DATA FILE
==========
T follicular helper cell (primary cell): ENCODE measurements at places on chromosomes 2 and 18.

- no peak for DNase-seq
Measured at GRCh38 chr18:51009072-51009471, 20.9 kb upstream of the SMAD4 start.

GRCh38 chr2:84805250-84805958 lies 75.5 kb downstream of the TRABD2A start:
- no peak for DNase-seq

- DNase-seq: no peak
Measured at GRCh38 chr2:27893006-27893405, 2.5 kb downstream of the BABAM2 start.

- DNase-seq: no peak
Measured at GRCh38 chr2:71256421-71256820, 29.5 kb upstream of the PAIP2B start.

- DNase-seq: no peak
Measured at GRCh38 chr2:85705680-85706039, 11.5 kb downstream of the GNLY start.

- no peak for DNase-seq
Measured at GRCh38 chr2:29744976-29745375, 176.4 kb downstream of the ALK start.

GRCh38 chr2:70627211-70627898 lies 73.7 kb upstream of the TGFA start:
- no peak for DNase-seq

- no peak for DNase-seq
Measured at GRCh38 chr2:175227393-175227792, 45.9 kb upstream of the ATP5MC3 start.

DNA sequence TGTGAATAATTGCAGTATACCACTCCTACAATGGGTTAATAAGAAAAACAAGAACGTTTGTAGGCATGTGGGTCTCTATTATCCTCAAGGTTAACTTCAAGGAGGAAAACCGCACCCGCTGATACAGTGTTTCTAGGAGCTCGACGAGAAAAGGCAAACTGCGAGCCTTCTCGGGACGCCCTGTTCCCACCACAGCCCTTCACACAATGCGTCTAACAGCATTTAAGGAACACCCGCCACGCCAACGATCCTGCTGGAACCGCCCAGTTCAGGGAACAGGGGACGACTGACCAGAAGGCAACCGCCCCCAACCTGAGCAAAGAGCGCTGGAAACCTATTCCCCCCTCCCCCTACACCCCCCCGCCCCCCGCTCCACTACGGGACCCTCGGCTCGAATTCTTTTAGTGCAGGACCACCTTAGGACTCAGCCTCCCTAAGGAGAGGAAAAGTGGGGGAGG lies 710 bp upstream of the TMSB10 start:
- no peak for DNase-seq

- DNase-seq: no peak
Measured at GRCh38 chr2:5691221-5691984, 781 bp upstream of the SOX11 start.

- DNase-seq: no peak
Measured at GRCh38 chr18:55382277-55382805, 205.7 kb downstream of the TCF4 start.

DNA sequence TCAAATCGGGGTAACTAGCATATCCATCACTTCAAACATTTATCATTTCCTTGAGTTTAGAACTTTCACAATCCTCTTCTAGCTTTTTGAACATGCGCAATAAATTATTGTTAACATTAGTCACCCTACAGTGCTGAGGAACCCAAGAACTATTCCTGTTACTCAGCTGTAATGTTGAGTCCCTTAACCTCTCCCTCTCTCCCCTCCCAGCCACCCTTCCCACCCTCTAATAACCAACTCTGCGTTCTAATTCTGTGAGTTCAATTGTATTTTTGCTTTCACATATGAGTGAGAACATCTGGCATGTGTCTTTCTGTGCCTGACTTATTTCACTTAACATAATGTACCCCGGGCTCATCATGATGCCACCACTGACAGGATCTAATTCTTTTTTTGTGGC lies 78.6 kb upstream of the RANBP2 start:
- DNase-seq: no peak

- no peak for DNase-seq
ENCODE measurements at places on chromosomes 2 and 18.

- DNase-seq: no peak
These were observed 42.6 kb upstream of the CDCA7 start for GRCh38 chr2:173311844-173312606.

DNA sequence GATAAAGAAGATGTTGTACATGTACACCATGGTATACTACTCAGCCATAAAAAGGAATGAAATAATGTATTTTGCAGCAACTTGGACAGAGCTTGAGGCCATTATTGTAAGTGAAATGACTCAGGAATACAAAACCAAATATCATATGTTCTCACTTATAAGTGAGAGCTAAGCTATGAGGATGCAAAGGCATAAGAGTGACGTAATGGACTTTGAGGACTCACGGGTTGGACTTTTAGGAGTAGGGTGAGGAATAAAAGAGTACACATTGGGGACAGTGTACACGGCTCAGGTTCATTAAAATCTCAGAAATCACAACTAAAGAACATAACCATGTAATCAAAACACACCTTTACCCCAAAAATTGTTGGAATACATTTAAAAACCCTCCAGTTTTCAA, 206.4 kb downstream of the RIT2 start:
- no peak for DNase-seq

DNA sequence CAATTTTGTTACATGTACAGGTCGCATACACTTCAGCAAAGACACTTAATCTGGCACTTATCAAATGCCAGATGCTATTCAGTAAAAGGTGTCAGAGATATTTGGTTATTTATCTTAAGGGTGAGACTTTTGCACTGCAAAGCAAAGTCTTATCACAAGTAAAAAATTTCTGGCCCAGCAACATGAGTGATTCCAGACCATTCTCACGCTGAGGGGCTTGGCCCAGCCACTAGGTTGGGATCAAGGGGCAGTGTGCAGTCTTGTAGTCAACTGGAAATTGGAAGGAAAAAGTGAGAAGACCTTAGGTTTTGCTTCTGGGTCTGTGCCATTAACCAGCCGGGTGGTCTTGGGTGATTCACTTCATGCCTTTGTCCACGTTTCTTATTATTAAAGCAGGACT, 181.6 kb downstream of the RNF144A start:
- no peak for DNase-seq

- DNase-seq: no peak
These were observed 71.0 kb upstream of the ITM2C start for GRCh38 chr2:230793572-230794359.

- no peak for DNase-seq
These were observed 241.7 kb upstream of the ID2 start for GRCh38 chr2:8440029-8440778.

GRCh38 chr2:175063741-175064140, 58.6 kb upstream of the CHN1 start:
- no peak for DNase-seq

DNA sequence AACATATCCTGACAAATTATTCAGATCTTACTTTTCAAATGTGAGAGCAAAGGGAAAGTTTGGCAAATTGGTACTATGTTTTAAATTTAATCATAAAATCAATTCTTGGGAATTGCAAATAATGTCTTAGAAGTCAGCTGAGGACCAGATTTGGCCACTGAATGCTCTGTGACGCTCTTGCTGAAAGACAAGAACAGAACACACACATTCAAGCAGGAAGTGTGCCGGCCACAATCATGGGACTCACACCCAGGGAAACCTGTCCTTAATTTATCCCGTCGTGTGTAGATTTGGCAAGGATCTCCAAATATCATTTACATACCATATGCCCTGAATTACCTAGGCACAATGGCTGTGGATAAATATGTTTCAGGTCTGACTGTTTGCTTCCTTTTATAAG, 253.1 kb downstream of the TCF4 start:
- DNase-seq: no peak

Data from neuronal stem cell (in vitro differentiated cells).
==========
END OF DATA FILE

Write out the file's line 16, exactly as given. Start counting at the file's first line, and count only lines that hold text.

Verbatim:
- no peak for DNase-seq